Ushguli's setting matches its striking look. The village is nestled amid high hills with an outstanding backdrop of snow-capped mountains. It is reputed to be the highest inhabited village in Europe. A rushing mountain stream races through the village, bordered by colorful Alpine meadows. We spent the first part of our 3 1/2 hour visit finding scenic vantage points to photograph the village. Cows, pigs, chickens and dogs wandered by as we went on to poke our way through Ushguli. We stopped in a couple of family-run museums, including one housed in a Svan tower. We worked our way through Ushguli's lower, middle and upper clusters of buildings. Once beyond the village, we climbed a hill with a majestic view of the snow-capped mountains. The mountains peaked through a wide gap between two, grassy slopes. Far away, we could see cattle grazing on the slopes. Nearer, horses cropped the grass or nuzzled one another. A steady breeze blew across the grassland as we ate a impromptu lunch of Cliff Bar and a bottle of water.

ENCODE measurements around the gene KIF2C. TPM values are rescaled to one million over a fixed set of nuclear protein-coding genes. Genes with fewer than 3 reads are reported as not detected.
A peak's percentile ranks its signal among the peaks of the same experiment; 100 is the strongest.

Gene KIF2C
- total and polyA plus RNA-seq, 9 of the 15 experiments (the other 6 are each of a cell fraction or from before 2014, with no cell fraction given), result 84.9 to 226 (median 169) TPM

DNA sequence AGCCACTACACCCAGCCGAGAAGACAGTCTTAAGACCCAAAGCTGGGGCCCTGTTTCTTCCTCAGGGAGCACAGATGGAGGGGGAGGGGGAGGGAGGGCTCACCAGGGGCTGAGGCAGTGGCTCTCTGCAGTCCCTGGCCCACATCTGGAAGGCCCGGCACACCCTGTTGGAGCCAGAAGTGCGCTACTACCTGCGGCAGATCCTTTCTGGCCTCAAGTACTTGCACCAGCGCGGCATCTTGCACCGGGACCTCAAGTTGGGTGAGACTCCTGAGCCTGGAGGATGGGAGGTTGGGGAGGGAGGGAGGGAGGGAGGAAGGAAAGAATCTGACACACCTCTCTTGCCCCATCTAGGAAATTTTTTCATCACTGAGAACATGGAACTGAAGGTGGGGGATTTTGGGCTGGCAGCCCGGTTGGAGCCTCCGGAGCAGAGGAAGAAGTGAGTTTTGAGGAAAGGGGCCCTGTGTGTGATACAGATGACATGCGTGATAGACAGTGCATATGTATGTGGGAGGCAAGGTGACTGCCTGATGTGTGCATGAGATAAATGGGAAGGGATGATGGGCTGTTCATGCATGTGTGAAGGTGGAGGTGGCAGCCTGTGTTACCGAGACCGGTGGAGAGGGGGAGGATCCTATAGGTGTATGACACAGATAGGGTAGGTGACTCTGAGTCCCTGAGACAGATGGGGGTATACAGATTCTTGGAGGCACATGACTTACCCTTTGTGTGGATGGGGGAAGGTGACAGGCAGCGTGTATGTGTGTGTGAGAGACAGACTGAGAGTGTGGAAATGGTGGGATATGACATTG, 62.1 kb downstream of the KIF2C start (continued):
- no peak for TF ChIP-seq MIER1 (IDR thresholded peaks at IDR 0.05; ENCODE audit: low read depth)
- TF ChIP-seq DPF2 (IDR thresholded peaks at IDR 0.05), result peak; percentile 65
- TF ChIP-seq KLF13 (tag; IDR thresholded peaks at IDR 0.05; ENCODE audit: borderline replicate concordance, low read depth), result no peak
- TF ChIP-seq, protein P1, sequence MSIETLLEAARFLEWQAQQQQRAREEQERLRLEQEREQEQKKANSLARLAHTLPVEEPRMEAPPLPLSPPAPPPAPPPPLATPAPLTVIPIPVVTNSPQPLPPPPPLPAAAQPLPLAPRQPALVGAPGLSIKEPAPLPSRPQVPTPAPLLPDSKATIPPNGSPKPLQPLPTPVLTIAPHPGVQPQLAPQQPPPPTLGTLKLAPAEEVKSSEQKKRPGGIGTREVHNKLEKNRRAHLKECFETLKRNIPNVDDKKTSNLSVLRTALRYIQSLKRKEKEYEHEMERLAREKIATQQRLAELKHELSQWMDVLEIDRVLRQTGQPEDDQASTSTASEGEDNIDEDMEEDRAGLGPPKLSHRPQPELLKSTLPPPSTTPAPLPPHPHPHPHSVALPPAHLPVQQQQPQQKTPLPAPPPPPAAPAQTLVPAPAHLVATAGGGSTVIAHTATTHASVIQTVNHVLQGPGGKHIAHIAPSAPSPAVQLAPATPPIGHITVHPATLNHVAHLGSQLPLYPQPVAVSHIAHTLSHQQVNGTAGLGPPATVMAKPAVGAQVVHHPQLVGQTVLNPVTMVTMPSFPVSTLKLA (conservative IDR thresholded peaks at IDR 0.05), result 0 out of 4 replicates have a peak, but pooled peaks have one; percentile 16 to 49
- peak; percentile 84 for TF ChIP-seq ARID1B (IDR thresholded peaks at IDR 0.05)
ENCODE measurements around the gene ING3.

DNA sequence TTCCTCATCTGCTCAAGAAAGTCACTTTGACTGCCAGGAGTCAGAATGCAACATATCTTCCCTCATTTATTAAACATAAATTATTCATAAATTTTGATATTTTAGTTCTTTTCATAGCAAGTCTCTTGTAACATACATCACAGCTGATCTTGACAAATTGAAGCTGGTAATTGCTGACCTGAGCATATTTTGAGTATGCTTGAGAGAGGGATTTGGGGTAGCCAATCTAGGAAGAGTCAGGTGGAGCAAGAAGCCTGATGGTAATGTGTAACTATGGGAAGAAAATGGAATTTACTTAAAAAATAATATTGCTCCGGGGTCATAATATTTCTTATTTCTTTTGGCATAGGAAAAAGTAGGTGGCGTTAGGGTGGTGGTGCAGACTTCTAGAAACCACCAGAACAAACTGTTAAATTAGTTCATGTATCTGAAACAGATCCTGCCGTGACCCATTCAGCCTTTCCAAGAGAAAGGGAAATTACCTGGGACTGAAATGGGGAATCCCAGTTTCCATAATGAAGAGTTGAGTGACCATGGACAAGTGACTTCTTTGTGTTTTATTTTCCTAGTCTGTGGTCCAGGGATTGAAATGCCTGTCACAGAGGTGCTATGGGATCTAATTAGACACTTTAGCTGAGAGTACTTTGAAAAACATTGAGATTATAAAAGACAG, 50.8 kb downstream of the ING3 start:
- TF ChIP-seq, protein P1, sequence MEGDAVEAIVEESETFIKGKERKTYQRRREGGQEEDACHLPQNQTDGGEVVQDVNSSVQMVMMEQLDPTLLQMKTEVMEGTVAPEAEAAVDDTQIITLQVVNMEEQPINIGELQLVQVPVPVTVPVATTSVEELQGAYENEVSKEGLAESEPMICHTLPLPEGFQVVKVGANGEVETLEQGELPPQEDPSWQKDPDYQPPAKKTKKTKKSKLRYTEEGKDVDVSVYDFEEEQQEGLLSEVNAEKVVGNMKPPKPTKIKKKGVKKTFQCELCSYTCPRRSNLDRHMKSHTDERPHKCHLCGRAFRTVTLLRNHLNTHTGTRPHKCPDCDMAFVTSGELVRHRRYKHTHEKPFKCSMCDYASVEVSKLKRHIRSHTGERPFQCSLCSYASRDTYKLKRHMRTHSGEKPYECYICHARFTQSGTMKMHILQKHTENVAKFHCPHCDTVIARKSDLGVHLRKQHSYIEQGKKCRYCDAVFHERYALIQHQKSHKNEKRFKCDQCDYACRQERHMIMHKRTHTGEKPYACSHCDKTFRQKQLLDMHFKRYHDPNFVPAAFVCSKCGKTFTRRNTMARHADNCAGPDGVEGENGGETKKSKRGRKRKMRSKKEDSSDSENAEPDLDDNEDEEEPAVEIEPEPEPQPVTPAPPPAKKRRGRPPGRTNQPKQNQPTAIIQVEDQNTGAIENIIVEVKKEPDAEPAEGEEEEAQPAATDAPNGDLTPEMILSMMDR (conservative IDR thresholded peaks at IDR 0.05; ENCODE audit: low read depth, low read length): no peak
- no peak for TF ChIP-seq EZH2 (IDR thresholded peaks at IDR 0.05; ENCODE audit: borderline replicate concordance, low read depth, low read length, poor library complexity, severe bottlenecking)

Our time in Ushguli went quickly, and soon were were bouncing our way back to Mestia. For our third day, we had decided to escape the stuffy guesthouse and splurge on the town's nicest hotel. Built on a slope above the main part of Mestia, it did not disappoint. We had a clean, Western style bathroom, balcony, and cozy comfort. Of course, at $100 a night, it should be awesome. We had paid only $12 each for Roza's Guesthouse.
An easier portion of our Mestia hike